Sequence alignment of KLAMP1/2 of lpg1496, histidine kinase-like ATP binding region-containing protein, and S-adenosylmethionine-dependent methyltransferases highlight the importance of several conserved residues. Ser-59 of lpg1496 that hydrogen bonds with the adenine ring through N1 is generally conserved. Aromaticity is also conserved at the Tyr-69 position with either tyrosine or phenylalanine for π-stacking with adenine. Polar contacts with the 2′OH atom of the ribose ring is conserved in Thr-108. This suggests that all domains of the identified family may interact with adenosine-containing molecules.
      Specificity of the KLAMP1 domain of lpg1496 for 3′,5′-cAMP is intriguing. Lipopolysaccharides (LPS) found on the cell wall of Gram-negative bacteria contribute to the activation of host inflammatory responses but also serve to promote survival of the bacterium (
      • Morrison D.C.
      • Ryan J.L.
      Endotoxins and disease mechanisms.
      ). For example, LPS induces arachidonic acid release, which in turn is metabolized to prostaglandins and leukotrienes. Increased release of prostaglandin E2 has been detected after activation of macrophages with LPS (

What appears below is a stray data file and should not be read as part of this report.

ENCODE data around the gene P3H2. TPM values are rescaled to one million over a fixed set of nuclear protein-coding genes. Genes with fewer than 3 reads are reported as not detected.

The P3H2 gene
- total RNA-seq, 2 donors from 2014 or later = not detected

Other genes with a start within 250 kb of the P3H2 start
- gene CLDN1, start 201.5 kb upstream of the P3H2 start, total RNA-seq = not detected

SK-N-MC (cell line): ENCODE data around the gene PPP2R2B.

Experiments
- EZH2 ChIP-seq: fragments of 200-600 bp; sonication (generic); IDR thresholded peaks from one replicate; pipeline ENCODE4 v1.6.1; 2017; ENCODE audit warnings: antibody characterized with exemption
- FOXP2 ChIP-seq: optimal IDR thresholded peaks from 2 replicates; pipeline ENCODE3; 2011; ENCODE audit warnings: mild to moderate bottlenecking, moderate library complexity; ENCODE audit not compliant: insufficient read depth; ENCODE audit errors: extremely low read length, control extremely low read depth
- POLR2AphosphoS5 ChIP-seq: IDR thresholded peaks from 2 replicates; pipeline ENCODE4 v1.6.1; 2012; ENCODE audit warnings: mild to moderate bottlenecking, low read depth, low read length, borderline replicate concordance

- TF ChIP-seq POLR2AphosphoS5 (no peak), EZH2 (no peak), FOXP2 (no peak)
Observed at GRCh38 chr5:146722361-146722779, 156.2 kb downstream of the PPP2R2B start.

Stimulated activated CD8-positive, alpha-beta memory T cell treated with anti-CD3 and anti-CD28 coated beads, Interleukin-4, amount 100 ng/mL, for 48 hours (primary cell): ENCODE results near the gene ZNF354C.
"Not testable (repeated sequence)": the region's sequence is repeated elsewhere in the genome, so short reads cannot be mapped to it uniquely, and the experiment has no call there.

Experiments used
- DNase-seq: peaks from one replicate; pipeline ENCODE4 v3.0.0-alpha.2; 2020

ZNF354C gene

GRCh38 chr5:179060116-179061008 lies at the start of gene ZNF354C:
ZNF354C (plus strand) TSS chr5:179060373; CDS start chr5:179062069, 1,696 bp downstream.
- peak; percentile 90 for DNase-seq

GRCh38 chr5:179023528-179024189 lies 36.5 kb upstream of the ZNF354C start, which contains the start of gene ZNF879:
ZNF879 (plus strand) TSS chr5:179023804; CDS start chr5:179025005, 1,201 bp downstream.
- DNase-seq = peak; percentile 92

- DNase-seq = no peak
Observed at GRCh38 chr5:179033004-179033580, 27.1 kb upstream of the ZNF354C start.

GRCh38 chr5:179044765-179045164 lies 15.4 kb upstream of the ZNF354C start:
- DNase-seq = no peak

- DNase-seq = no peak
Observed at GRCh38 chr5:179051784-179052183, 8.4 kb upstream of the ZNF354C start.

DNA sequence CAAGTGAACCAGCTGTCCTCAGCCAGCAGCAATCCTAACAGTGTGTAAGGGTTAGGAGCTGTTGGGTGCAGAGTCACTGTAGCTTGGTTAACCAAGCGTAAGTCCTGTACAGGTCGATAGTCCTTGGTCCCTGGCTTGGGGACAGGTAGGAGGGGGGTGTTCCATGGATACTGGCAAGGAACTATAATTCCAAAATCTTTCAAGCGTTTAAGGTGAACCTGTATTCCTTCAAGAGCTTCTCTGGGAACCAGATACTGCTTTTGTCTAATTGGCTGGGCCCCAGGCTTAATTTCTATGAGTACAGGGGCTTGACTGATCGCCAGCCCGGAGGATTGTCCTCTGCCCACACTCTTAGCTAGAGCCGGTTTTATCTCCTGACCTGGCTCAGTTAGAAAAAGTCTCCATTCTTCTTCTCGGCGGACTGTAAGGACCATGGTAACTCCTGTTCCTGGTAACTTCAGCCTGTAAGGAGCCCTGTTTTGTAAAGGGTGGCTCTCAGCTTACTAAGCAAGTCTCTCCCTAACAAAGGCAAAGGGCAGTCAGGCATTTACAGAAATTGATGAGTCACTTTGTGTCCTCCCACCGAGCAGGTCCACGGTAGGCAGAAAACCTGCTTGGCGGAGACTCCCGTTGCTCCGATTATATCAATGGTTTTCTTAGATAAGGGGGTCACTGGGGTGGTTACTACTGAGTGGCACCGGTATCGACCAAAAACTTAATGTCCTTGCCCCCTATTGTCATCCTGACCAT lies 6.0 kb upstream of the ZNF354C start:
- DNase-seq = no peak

• Rosenstreich D.L.
      • Glode L.M.
      • Mergenhagen S.E.
      Action of endotoxin on lymphoid cells.
      ). Prostaglandin E2 suppresses microbicidal activity of macrophages through GS-coupled receptors, increasing adenylyl cyclase activity and effectively increasing intracellular cAMP levels. cAMP functions as a secondary messenger influencing numerous cellular functions, acting through the downstream effectors, protein kinase A, and Epac-1 and -2. Through cAMP, prostaglandin E2 inhibits the microbicidal production of reactive oxygen intermediates by NADPH oxidase (
      • Serezani C.H.
      • Chung J.
      • Ballinger M.N.
      • Moore B.B.
      • Aronoff D.M.
      • Peters-Golden M.
      Prostaglandin E2 suppresses bacterial killing in alveolar macrophages by inhibiting NADPH oxidase.
      ). In summary, elevated cAMP levels result in increased bacterial survival in macrophages.
      Comparison with other protein structures in complex with 3′,5′-cAMP shows that in many cases adenine recognition elements involve π-stacking with a tyrosine or phenylalanine residue, whereas KLAMP1 simultaneously uses two tyrosines for π-stacking with adenine. To our knowledge there is only one other structure in the Protein Data Bank, where the adenine ring is sandwiched between two aromatic residues (both tyrosines) providing π-stacking interactions (PDB code 1LPC) (
      • Kurinov I.V.
      • Rajamohan F.
      • Uckun F.M.
      High resolution x-ray structure and potent anti-HIV activity of recombinant dianthin antiviral protein.